Third world suffers from European moratorium on biotech foods

The U.S. government has asked the World Trade Organisation to break the European Union's five-year de facto moratorium on the importation of new genetically modified food products, or GMOs. Over a dozen nations support the U.S. request.

The matter is significant to Third World countries that depend on Europe as an export market for their crops, but have pressing food needs – and at times famines. Some poor nations fear that if they use or import GMOs their agricultural products could become ineligible for export into the EU.

  • Despite a humanitarian crisis affecting perhaps 3 million people, Zambia last year banned agricultural aid from the United States.

  • Namibia recently decided not to import GM maize from South Africa, fearing it could accidentally become mixed with other maize and endanger Namibia's exports to Europe.

  • Uganda has refused to grow a disease-resistant GM banana out of fears it would lose its European market – yet a disease spreading throughout the country’s banana plantations already has been a factor in cutting banana yields per acre to less than half their productivity 30 years ago.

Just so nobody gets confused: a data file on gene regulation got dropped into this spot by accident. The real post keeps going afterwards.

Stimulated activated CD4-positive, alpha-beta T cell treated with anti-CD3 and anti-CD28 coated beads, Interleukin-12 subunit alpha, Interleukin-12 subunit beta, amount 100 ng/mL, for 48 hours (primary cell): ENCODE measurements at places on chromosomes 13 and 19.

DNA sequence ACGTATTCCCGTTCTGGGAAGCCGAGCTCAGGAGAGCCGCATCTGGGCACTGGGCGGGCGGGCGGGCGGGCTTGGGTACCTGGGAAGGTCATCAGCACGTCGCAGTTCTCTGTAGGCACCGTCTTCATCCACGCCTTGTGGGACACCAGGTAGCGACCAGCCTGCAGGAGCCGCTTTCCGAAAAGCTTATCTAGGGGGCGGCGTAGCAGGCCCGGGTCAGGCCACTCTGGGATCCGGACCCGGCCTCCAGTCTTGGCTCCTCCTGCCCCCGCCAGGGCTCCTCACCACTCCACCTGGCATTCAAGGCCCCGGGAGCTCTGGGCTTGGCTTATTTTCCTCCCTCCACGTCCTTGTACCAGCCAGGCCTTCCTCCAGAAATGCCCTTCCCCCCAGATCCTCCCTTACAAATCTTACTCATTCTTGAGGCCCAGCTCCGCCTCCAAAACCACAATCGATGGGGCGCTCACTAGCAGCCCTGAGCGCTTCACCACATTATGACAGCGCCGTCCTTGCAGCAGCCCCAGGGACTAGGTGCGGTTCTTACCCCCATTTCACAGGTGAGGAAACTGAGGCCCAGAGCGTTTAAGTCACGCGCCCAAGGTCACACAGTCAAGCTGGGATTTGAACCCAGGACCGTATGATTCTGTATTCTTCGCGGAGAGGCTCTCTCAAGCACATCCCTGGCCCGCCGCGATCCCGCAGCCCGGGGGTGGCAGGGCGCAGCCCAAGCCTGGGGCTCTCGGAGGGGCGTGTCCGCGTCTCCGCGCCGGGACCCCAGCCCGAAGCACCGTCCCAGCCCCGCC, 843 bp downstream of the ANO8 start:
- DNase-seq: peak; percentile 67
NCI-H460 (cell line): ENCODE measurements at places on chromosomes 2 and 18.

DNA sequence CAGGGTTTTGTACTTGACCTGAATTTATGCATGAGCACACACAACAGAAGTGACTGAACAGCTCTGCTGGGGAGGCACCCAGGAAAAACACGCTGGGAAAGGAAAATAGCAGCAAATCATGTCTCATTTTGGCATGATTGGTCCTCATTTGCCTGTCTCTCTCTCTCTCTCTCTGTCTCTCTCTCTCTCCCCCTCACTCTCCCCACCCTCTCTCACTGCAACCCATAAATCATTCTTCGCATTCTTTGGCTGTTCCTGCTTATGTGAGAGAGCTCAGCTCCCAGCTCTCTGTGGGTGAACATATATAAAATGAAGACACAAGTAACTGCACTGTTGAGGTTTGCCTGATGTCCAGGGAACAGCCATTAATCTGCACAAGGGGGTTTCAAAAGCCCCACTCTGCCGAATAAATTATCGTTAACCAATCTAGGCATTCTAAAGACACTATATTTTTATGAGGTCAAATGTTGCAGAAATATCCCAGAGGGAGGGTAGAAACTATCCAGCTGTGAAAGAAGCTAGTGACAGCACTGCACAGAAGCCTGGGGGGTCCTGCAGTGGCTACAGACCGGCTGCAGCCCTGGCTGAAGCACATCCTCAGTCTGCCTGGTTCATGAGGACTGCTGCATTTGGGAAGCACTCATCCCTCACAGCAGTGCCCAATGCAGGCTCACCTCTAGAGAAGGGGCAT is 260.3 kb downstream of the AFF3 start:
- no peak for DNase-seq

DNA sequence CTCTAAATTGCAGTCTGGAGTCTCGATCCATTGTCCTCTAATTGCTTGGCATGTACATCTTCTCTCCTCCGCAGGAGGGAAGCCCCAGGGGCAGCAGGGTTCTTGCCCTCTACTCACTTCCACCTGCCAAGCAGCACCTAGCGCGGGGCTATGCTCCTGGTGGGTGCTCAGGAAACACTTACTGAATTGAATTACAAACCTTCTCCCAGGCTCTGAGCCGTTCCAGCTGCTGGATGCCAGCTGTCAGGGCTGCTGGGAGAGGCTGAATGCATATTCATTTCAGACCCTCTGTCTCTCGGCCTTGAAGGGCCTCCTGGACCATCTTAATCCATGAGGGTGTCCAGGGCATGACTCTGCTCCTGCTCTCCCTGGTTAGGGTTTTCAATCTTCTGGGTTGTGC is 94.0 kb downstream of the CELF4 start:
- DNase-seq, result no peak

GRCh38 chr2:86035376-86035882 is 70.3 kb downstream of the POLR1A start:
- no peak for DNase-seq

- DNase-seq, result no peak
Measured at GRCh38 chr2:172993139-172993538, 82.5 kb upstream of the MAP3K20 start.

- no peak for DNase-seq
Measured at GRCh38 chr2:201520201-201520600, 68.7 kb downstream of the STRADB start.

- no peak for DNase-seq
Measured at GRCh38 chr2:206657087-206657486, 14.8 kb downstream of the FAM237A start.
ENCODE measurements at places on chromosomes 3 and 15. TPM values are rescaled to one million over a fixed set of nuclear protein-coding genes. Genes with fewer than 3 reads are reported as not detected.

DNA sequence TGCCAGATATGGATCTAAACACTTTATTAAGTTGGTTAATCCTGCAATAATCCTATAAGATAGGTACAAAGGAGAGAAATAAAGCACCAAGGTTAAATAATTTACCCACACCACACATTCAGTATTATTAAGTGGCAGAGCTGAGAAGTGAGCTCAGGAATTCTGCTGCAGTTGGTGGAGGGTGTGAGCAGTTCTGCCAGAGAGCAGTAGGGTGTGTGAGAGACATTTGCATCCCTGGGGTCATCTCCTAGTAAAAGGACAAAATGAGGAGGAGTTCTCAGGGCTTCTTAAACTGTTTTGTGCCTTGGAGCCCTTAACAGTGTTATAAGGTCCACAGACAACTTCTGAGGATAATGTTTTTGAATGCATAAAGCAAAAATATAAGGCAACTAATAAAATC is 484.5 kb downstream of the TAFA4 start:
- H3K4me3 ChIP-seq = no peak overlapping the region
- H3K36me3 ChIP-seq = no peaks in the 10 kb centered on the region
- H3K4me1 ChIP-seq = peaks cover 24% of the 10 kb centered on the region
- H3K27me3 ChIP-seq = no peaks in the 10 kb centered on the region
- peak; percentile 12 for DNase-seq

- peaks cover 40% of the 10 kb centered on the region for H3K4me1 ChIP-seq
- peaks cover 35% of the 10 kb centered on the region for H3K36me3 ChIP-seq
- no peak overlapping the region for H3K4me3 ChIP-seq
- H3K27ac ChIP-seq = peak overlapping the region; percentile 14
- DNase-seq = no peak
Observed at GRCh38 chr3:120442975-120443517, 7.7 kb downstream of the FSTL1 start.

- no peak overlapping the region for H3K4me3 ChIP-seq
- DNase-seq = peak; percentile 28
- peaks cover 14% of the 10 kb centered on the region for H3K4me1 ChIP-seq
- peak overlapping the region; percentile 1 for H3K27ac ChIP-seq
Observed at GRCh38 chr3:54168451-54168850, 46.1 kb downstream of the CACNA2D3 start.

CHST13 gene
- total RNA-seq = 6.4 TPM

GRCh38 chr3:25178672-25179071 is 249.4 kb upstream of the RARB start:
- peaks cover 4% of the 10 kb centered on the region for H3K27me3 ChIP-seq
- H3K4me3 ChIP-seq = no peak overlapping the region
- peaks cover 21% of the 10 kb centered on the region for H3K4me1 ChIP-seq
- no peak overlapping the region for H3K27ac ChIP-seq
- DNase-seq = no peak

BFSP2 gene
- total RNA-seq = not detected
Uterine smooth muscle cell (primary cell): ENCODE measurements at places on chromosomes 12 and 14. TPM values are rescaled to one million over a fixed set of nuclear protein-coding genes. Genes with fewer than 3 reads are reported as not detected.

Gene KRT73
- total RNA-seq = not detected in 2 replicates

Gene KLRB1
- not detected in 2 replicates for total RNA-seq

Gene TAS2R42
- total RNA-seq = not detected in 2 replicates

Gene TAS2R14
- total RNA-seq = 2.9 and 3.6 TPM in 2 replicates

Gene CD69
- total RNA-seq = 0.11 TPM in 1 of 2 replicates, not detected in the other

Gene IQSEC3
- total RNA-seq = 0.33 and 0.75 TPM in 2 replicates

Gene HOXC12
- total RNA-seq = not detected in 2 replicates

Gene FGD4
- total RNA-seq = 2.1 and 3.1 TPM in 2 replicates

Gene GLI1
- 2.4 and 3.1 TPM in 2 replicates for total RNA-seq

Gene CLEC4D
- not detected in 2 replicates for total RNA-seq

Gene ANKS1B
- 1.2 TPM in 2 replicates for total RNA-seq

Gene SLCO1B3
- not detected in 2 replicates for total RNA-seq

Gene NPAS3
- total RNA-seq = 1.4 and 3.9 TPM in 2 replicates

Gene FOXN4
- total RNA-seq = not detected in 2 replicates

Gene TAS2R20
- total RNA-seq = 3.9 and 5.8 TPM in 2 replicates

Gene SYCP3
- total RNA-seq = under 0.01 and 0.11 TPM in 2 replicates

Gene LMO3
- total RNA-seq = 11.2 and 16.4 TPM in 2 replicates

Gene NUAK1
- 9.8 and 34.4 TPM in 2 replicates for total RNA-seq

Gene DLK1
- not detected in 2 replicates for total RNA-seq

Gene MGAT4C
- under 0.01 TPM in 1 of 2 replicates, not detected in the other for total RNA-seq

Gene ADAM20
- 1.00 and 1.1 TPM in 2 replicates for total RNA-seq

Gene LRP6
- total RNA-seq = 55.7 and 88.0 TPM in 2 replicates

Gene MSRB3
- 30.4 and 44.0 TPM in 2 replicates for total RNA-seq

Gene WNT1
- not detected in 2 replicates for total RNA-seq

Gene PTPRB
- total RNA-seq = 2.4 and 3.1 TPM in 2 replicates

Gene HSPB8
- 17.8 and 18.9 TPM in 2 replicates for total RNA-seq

• Zimbabwe turned down 10,000 tons of American grain last year, fearing its crops would subsequently show traces of GMOs – despite extreme food shortages caused by the Mugabe government's confiscation of farmland.

    Yet biotechnology can increase agricultural productivity in the developing world, with humanitarian and economic benefits:

  • In 1997 the World Bank and Consultative Group on International Agricultural Research estimated that biotechnology could increase food production in the developing world by 25 percent.

  • Among its environmental benefits, biotechnology has already led to an 80 percent reduction in insecticide use on U.S. cotton crops and U.S. Department of Agriculture statistics show a 30-40 percent reduction in herbicide use.

    Source: Amy Ridenour, Feed the World: Bush Challenges EU Ban on Genetically-Modified Foods, Ten Second Response, June 2, 2003, National Center for Public Policy Research.

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    FMF Policy Bulletin/10 June 2003

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